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Chapter 14 Storage Engines

Table of Contents

14.1 The MyISAM Storage Engine
14.1.1 MyISAM Startup Options
14.1.2 Space Needed for Keys
14.1.3 MyISAM Table Storage Formats
14.1.4 MyISAM Table Problems
14.2 The InnoDB Storage Engine
14.2.1 Configuring InnoDB
14.2.2 InnoDB Startup Options and System Variables
14.2.3 Creating and Using InnoDB Tables
14.2.4 Changing the Number or Size of InnoDB Redo Log Files
14.2.5 Resizing the InnoDB System Tablespace
14.2.6 Backing Up and Recovering an InnoDB Database
14.2.7 Moving an InnoDB Database to Another Machine
14.2.8 InnoDB Transaction Model and Locking
14.2.9 InnoDB Multi-Versioning
14.2.10 InnoDB Table and Index Structures
14.2.11 InnoDB Disk I/O and File Space Management
14.2.12 InnoDB Error Handling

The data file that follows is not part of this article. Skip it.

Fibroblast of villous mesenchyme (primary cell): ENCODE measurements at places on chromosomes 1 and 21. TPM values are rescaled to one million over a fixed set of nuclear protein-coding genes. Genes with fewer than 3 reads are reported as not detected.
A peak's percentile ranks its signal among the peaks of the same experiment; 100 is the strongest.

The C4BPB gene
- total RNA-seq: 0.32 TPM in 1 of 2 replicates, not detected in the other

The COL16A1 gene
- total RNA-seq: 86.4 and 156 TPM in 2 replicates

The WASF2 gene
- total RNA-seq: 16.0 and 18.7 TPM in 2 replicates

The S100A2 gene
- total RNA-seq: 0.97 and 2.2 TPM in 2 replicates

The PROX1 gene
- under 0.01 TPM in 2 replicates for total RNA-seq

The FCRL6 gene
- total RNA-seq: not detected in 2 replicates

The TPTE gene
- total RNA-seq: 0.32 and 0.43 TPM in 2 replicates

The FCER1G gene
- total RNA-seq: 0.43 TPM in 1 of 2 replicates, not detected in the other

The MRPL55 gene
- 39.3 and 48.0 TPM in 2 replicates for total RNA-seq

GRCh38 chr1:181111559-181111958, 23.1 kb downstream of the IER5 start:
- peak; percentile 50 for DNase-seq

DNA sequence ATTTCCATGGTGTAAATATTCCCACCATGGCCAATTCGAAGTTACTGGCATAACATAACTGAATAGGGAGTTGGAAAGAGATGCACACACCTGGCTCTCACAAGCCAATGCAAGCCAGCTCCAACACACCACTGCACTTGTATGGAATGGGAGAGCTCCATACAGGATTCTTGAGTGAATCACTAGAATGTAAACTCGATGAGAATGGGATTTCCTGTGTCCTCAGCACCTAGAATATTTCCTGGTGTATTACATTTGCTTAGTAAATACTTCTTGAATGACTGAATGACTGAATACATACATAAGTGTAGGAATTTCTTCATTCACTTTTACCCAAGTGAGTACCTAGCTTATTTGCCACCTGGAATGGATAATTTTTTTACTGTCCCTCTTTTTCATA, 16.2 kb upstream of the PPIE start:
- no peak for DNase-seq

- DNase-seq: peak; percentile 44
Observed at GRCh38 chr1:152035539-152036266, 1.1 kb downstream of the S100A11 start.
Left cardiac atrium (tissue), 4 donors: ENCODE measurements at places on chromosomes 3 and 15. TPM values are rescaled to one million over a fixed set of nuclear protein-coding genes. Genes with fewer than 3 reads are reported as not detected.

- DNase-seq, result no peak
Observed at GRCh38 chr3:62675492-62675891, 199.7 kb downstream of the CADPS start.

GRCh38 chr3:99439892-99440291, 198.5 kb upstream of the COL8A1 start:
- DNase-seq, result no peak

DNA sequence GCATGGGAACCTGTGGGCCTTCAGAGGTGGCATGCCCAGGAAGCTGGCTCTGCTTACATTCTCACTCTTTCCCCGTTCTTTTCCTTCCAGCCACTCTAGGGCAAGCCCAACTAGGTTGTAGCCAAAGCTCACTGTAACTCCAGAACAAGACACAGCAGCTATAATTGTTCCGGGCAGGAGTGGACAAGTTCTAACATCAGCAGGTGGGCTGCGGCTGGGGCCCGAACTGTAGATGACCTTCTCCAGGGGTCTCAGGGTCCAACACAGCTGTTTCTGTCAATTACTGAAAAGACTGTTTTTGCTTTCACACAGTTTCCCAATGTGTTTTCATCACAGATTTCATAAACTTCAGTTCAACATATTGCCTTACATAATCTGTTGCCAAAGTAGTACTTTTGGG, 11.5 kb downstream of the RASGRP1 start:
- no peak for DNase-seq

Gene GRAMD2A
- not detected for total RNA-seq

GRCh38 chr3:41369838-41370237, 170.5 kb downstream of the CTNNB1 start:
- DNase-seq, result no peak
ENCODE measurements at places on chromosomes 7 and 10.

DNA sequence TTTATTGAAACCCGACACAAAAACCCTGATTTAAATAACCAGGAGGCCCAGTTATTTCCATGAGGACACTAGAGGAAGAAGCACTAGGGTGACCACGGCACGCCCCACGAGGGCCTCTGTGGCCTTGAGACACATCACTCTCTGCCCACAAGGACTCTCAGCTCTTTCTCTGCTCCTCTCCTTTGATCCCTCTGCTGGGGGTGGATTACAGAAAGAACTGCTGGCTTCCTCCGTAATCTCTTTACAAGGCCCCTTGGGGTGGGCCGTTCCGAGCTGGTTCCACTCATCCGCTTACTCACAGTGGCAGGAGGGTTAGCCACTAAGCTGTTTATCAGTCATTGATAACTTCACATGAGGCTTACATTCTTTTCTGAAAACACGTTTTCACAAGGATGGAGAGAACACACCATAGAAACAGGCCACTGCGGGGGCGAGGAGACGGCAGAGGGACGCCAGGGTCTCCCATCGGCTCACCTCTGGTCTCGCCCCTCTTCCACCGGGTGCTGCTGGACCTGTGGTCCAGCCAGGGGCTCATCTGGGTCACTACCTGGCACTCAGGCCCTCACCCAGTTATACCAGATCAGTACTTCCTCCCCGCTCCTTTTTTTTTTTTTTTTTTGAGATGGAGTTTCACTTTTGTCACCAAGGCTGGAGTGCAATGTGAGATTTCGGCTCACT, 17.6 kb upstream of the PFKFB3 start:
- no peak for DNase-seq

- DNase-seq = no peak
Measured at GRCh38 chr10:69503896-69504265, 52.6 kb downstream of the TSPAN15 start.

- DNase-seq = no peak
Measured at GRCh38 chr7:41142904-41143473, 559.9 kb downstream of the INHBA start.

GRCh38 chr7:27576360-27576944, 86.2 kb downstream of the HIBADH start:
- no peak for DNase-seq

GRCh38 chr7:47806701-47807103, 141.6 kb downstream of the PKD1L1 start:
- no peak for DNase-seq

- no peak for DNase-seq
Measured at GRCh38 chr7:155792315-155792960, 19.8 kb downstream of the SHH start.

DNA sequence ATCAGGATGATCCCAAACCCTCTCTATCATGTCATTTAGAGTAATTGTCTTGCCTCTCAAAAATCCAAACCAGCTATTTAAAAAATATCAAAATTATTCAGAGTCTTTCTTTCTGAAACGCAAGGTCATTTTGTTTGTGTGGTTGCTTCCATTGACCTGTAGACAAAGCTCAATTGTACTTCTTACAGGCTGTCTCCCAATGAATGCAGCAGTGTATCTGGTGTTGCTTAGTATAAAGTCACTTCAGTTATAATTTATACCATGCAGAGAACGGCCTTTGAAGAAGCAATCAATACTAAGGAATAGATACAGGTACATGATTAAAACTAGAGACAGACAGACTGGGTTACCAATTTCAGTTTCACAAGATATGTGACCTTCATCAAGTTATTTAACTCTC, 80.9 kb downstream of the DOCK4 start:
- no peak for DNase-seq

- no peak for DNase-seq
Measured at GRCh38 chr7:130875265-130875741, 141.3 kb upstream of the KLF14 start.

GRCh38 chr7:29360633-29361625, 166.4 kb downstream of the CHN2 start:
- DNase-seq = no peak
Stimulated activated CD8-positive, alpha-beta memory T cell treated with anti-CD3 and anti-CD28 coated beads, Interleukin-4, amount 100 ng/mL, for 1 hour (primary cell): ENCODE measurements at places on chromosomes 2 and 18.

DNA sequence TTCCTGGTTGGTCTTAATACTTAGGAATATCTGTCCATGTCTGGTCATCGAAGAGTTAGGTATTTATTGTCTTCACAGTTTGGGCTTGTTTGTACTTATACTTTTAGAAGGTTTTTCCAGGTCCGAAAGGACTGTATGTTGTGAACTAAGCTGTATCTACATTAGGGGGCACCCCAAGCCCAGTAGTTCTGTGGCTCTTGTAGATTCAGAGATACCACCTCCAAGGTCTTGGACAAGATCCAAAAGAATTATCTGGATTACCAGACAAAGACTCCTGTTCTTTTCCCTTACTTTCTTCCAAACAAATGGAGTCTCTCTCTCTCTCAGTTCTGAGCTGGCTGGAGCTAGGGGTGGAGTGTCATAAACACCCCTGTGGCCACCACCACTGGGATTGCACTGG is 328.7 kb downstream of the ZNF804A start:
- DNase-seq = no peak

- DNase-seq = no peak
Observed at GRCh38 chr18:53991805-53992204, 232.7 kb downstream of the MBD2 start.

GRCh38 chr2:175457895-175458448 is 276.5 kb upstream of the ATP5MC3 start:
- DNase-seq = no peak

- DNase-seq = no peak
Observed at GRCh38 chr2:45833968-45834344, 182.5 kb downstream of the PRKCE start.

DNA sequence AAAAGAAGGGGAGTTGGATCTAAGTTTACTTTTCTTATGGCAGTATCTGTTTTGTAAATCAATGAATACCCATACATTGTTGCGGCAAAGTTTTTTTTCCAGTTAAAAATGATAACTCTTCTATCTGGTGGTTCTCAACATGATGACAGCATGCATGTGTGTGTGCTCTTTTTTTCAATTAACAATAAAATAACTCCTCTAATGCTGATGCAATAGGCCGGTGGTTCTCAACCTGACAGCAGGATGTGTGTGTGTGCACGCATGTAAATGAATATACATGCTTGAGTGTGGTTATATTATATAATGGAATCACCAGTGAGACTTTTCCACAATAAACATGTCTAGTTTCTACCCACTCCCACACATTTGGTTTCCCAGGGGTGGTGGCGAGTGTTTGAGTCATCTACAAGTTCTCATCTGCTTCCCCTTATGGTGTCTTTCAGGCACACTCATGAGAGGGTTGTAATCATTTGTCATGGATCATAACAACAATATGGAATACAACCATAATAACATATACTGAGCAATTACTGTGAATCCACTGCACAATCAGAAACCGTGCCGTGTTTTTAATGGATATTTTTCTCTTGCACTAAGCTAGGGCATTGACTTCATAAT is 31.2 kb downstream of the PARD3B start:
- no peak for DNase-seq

14.2.13 InnoDB Troubleshooting
14.2.14 Limits on InnoDB Tables
14.3 The MERGE Storage Engine
14.3.1 MERGE Table Advantages and Disadvantages
14.3.2 MERGE Table Problems
14.4 The MEMORY (HEAP) Storage Engine
14.5 The BDB (BerkeleyDB) Storage Engine
14.5.1 Operating Systems Supported by BDB
14.5.2 Installing BDB
14.5.3 BDB Startup Options
14.5.4 Characteristics of BDB Tables
14.5.5 Restrictions on BDB Tables
14.5.6 Errors That May Occur When Using BDB Tables
14.6 The EXAMPLE Storage Engine
14.7 The FEDERATED Storage Engine
14.7.1 Description of the FEDERATED Storage Engine
14.7.2 How to Use FEDERATED Tables
14.7.3 Limitations of the FEDERATED Storage Engine
14.8 The ARCHIVE Storage Engine
14.9 The CSV Storage Engine
14.10 The BLACKHOLE Storage Engine

MySQL supports several storage engines that act as handlers for different table types. MySQL storage engines include both those that handle transaction-safe tables and those that handle nontransaction-safe tables:

To determine which storage engines your server supports by using the SHOW ENGINES statement. The value in the Support column indicates whether an engine can be used. A value of YES, NO, or DEFAULT indicates that an engine is available, not available, or available and currently set as the default storage engine.

*************************** 1. row ***************************
 Engine: MyISAM